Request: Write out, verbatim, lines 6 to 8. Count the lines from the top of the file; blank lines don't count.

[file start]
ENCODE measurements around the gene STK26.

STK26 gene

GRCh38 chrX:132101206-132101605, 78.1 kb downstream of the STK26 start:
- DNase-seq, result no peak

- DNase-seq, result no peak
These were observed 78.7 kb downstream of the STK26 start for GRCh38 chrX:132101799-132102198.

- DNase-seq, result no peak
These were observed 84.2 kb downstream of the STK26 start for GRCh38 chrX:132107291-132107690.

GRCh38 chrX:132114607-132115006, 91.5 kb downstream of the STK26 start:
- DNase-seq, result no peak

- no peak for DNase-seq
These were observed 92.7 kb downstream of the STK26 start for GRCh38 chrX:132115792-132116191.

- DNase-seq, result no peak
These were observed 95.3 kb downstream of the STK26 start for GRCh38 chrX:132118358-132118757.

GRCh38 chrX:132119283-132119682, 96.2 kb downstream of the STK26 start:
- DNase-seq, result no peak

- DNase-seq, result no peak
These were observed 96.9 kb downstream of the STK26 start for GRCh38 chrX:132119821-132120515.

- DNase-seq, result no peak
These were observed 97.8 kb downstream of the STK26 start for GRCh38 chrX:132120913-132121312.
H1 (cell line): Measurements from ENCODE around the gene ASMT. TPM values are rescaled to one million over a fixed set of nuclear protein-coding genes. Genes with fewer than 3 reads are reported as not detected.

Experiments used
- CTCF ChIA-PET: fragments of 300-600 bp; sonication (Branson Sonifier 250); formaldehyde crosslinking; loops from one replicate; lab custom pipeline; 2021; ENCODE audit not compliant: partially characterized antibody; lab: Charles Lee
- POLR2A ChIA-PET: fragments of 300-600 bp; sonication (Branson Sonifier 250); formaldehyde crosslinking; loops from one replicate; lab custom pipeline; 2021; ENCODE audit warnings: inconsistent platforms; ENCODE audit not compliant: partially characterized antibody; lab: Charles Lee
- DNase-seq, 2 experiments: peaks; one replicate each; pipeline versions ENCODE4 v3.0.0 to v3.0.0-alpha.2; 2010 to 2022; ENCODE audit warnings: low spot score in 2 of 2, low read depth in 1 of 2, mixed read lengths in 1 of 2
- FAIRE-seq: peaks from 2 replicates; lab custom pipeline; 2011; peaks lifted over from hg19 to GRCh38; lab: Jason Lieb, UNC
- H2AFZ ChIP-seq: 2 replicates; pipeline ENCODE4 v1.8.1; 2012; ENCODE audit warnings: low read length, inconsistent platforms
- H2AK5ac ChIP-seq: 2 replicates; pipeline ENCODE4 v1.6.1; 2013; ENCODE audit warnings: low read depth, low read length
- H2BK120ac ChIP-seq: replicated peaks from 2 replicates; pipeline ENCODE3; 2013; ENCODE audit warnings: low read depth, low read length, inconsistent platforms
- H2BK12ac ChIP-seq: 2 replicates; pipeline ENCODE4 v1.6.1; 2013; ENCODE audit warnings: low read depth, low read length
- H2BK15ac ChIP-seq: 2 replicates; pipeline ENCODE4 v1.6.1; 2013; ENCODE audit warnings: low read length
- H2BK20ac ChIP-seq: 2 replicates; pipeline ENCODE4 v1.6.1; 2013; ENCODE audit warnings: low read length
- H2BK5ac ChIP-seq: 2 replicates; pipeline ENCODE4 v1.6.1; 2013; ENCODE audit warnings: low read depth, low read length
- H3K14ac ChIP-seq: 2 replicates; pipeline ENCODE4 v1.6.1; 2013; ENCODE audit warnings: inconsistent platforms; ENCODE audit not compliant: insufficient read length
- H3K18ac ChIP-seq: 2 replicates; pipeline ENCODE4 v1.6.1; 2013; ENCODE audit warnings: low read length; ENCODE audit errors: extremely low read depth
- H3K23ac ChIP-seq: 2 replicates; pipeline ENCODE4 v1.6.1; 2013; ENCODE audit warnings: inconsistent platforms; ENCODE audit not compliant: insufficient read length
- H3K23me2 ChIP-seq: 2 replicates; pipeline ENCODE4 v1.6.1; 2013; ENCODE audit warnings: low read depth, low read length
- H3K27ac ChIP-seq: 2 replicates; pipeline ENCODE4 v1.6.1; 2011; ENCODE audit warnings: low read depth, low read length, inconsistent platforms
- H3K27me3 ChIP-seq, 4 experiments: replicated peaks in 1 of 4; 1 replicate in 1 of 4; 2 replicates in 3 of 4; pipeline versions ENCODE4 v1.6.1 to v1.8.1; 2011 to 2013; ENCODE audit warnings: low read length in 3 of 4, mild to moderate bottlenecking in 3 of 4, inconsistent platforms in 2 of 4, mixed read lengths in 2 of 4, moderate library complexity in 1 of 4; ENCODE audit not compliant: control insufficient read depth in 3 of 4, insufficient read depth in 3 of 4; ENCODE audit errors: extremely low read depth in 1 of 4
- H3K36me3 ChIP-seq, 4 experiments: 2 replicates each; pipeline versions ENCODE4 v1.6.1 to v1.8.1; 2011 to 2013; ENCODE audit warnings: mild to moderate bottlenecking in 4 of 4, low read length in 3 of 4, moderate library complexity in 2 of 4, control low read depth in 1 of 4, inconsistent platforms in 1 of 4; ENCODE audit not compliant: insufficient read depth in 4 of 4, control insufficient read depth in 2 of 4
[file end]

These were observed 78.7 kb downstream of the STK26 start for GRCh38 chrX:132101799-132102198.

- DNase-seq, result no peak
These were observed 84.2 kb downstream of the STK26 start for GRCh38 chrX:132107291-132107690.